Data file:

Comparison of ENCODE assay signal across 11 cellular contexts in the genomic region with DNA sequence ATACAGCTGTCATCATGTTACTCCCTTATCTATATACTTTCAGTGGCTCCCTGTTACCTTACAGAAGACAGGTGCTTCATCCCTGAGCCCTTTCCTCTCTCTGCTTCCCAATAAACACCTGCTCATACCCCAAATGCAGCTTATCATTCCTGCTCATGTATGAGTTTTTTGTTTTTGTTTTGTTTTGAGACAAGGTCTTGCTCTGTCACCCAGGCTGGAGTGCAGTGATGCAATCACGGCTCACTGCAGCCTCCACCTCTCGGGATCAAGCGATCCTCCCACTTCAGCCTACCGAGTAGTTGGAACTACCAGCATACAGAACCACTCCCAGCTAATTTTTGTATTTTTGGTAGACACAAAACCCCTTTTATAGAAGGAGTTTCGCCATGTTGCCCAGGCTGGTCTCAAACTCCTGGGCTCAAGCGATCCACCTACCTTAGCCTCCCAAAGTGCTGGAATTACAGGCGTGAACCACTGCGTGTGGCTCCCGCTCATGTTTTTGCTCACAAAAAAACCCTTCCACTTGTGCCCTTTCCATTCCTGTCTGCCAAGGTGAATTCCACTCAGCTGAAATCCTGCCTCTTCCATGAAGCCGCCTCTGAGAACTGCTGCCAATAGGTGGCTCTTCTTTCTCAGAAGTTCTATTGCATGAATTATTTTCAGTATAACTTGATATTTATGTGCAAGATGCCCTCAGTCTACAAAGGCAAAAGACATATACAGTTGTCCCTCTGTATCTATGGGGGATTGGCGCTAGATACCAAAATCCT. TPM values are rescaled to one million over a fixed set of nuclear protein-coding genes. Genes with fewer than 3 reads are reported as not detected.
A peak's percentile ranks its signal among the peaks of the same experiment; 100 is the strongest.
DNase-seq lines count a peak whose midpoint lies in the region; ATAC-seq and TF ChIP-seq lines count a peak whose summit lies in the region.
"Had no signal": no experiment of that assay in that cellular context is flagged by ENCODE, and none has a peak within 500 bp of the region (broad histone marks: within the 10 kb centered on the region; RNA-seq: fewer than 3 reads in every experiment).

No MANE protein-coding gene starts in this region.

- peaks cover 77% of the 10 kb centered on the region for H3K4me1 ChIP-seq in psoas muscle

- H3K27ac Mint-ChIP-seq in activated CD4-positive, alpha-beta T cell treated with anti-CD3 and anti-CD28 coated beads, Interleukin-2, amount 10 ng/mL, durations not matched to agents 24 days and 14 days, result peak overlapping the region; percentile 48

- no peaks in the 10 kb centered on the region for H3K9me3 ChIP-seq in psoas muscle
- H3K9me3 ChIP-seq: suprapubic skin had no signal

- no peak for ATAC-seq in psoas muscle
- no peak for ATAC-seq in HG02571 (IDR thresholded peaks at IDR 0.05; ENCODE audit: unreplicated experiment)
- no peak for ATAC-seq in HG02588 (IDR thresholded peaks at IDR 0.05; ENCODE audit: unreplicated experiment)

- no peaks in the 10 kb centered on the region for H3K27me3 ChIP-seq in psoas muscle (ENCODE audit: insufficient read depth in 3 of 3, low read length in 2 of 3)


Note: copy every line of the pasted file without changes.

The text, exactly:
Comparison of ENCODE assay signal across 11 cellular contexts in the genomic region with DNA sequence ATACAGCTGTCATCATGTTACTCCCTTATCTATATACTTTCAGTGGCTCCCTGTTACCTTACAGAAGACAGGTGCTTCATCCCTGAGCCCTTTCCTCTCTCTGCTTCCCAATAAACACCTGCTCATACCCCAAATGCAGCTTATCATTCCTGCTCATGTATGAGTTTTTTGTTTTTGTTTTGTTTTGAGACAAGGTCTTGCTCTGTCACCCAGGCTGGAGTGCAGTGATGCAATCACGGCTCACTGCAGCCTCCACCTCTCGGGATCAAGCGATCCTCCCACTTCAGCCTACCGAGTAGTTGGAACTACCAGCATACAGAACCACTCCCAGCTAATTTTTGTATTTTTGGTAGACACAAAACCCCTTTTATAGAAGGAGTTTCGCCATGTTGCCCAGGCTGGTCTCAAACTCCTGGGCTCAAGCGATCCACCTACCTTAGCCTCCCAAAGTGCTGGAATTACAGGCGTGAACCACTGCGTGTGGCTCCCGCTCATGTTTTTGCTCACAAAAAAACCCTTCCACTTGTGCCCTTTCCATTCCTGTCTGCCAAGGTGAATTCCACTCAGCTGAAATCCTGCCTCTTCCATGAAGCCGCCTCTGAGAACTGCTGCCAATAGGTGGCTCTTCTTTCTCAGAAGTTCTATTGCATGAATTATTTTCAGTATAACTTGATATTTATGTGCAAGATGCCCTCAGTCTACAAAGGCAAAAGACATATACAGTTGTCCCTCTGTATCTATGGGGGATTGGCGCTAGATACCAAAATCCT. TPM values are rescaled to one million over a fixed set of nuclear protein-coding genes. Genes with fewer than 3 reads are reported as not detected.
A peak's percentile ranks its signal among the peaks of the same experiment; 100 is the strongest.
DNase-seq lines count a peak whose midpoint lies in the region; ATAC-seq and TF ChIP-seq lines count a peak whose summit lies in the region.
"Had no signal": no experiment of that assay in that cellular context is flagged by ENCODE, and none has a peak within 500 bp of the region (broad histone marks: within the 10 kb centered on the region; RNA-seq: fewer than 3 reads in every experiment).

No MANE protein-coding gene starts in this region.

- peaks cover 77% of the 10 kb centered on the region for H3K4me1 ChIP-seq in psoas muscle

- H3K27ac Mint-ChIP-seq in activated CD4-positive, alpha-beta T cell treated with anti-CD3 and anti-CD28 coated beads, Interleukin-2, amount 10 ng/mL, durations not matched to agents 24 days and 14 days, result peak overlapping the region; percentile 48

- no peaks in the 10 kb centered on the region for H3K9me3 ChIP-seq in psoas muscle
- H3K9me3 ChIP-seq: suprapubic skin had no signal

- no peak for ATAC-seq in psoas muscle
- no peak for ATAC-seq in HG02571 (IDR thresholded peaks at IDR 0.05; ENCODE audit: unreplicated experiment)
- no peak for ATAC-seq in HG02588 (IDR thresholded peaks at IDR 0.05; ENCODE audit: unreplicated experiment)

- no peaks in the 10 kb centered on the region for H3K27me3 ChIP-seq in psoas muscle (ENCODE audit: insufficient read depth in 3 of 3, low read length in 2 of 3)